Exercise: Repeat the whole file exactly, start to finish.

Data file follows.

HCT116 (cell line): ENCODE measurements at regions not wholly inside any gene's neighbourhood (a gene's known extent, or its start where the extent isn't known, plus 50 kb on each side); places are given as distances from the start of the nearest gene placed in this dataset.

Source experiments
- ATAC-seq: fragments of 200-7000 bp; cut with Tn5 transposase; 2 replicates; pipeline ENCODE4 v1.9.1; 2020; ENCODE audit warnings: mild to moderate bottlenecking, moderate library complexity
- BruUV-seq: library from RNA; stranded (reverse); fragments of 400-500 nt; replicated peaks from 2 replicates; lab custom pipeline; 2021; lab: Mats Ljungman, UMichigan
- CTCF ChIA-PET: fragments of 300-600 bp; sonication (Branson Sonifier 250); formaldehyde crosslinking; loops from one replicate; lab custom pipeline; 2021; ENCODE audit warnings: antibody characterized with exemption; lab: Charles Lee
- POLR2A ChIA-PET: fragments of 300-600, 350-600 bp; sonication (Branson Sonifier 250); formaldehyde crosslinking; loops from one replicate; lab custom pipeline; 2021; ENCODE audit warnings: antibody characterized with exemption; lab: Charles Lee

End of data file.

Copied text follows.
HCT116 (cell line): ENCODE measurements at regions not wholly inside any gene's neighbourhood (a gene's known extent, or its start where the extent isn't known, plus 50 kb on each side); places are given as distances from the start of the nearest gene placed in this dataset.

Source experiments
- ATAC-seq: fragments of 200-7000 bp; cut with Tn5 transposase; 2 replicates; pipeline ENCODE4 v1.9.1; 2020; ENCODE audit warnings: mild to moderate bottlenecking, moderate library complexity
- BruUV-seq: library from RNA; stranded (reverse); fragments of 400-500 nt; replicated peaks from 2 replicates; lab custom pipeline; 2021; lab: Mats Ljungman, UMichigan
- CTCF ChIA-PET: fragments of 300-600 bp; sonication (Branson Sonifier 250); formaldehyde crosslinking; loops from one replicate; lab custom pipeline; 2021; ENCODE audit warnings: antibody characterized with exemption; lab: Charles Lee
- POLR2A ChIA-PET: fragments of 300-600, 350-600 bp; sonication (Branson Sonifier 250); formaldehyde crosslinking; loops from one replicate; lab custom pipeline; 2021; ENCODE audit warnings: antibody characterized with exemption; lab: Charles Lee